Of all of the big-name touring YouTube sensations, Scott Bradlee’s Postmodern Jukebox might be one of the most beloved by fans the world round. They’ve played in Helsinki at least twice before, so it was time for us to check them out. We made a trip to Tampere on April 18th, 2018, for their second Finnish show on the European tour.
I’m personally a bit all over the place with PMJ. On one hand, their style is so authentic and genuine, which is fantastic, but I’m not familiar with or don’t like a lot of the songs they cover (being someone who doesn’t listen to the radio). Sometimes that means their covers are way better than the originals, while sometimes it means that no matter what the production is like, I just don’t like the song. So I’ve been curious about seeing them live for a while, but I consider their ticket prices to be way too high. It was high time to see if it was worth it.
You can listen along with the setlist on Spotify here:
One of the first things I found confusing about this band was that they seemed to somehow have two tours going on at the same time. Then I realized that, as a band with so many rotating members, it’s not impossible for them to have simultaneous tours. I was disappointed, however, to see that they don’t have any sort of touring line-up listed anywhere, or at least anywhere that can be easily found. It seems a strange lack of advertising to me.
Unfortunately, the showtimes on Facebook were listed as 17:00-23:00, so I wasn’t sure exactly when I should be showing up to Tampere-talo. Their website said 19:00, so I aimed for that but ran a little late as there was a queue of people for a different show at Tampere-talo in one of the smaller halls on the same night. As such, I arrived about halfway through Dani Armstrong in a pretty, old-fashioned, gold and black dress, belting out “This Love” (Maroon 5). Assuming that was the first song they performed, it was a great start and Armstrong’s voice was powerful and suited the style perfectly.
The band was set up in the classic old-fashioned style in front of a simple curtain, with the piano, guitar, and bass to the left of the drums, and the brass section behind pedestals on the right. They were all dressed in the classy older style, with the drummer, for example, in suspenders over a white button-down shirt and a hat.
Armstrong, who appeared to be hosting the night, greeted the crowd and introduced Rogelio Douglas Jr., sporting a nice gold-patterned jacket that looked straight out of a jazz club. His first song of the night was Michael Jackson’s “Thriller”, which was wonderful and featured a tap dancer, Anissa Lee, who was a constant highlight throughout the night.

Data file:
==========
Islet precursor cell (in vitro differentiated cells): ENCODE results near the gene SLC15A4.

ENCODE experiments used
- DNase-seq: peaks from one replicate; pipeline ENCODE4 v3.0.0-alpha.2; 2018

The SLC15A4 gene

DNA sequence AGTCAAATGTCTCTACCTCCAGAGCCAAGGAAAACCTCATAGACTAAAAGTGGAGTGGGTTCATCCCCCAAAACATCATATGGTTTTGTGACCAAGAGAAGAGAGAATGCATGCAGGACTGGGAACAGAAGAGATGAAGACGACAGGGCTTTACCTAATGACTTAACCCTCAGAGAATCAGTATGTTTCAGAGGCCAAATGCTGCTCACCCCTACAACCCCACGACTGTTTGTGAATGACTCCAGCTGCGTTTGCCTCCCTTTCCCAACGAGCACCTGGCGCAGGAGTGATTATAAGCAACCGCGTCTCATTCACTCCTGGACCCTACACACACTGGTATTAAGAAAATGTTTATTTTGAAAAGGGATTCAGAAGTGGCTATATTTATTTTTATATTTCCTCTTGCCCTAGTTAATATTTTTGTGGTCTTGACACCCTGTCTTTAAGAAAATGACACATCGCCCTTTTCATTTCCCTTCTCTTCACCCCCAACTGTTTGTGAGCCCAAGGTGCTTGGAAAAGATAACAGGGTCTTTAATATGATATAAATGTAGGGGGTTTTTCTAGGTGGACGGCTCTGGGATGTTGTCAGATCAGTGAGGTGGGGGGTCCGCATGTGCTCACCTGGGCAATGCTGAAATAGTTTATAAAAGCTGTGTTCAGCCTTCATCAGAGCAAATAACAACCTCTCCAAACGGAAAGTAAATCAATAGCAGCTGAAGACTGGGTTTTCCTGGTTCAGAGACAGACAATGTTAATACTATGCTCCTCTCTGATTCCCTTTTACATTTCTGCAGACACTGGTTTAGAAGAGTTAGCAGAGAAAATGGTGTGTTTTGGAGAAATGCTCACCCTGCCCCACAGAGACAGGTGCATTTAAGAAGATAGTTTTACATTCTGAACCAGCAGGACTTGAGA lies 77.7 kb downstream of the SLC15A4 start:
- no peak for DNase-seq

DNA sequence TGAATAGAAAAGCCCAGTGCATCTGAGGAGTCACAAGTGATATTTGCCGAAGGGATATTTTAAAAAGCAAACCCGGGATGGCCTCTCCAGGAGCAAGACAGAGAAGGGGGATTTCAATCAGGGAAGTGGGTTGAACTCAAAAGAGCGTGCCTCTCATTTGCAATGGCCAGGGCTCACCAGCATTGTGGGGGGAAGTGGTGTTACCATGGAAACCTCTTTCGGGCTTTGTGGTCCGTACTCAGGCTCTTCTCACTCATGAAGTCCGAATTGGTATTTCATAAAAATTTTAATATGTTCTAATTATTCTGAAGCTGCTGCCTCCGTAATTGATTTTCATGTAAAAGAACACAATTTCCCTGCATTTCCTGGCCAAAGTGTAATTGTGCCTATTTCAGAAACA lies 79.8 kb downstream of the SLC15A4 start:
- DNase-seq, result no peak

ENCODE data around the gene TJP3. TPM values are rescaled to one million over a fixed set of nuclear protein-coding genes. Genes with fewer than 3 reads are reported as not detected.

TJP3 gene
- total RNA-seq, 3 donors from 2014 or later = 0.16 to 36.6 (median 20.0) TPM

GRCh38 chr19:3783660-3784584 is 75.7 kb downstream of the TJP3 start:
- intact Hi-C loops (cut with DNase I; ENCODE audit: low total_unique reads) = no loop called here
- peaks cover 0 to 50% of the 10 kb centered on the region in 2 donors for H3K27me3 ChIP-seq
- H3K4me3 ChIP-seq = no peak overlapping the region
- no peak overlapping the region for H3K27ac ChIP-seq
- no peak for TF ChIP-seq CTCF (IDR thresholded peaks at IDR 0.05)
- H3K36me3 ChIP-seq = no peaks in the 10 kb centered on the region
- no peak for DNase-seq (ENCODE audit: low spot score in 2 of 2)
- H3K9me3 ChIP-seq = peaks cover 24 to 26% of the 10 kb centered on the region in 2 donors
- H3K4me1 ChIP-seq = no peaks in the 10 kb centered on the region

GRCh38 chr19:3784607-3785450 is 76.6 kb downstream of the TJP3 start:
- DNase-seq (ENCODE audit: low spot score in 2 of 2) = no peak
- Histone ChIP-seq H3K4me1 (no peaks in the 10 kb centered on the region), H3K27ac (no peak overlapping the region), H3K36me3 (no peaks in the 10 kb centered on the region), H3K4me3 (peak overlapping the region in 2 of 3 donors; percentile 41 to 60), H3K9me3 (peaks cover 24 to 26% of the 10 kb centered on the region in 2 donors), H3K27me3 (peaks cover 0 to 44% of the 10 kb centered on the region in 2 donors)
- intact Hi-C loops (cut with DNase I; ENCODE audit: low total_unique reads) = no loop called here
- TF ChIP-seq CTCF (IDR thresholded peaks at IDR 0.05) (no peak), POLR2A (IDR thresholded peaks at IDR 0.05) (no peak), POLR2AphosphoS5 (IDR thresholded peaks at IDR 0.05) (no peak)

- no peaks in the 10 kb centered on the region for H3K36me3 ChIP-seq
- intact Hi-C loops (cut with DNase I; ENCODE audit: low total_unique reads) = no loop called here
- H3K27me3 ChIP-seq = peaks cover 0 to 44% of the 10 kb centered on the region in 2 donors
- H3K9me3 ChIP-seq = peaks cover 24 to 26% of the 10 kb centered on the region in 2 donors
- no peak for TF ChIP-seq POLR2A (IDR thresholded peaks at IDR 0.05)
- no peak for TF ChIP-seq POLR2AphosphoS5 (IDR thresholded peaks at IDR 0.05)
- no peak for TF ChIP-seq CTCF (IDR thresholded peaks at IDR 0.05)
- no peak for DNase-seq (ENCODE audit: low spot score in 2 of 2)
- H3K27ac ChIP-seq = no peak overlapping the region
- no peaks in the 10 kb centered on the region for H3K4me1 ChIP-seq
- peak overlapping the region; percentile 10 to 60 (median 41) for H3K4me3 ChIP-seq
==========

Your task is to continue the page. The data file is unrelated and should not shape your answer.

The sound quality was a bit strange, as I started the show off without earplugs; it was an auditorium/theater show, so I assumed the acoustics would be good. However, the vocals were cranked up to rock show levels, while the band was at jazz levels, so there was a severe imbalance. This was really grating for a while, and was improved once I put earplugs in. It’s not a fault, per se, but I don’t think a band like this should require you to use earplugs – these old-timey styles should be heard at a clear level and should not be amped up to 11.
The next vocalist was introduced by Armstrong as someone who captured America’s hearts when she appeared on their TVs: Ivonne Acero. The European tour was her PMJ debut, and her first song of the night was a slower version of “Blank Space” by Taylor Swift. I’ve never heard the original, but this was a very classy and mature production.
There was one face that night that I did recognize from YouTube, and that was Casey Abrams, who came on stage to some piano music and the crowd began clapping immediately. His first song was “Sweet Child O’ Mine” by Guns ‘n’ Roses. The bluesy style was amazing and really got the audience engaged. As a cover of a song I really like, however, I was unsure of my feelings, as it was essentially unrecognizable if you couldn’t hear the lyrics. Abrams even matched the Lee’s tap moves for a short while when she returned to the stage, and a clarinet solo followed. The “where do we go” part of the song worked beautifully in the style as well.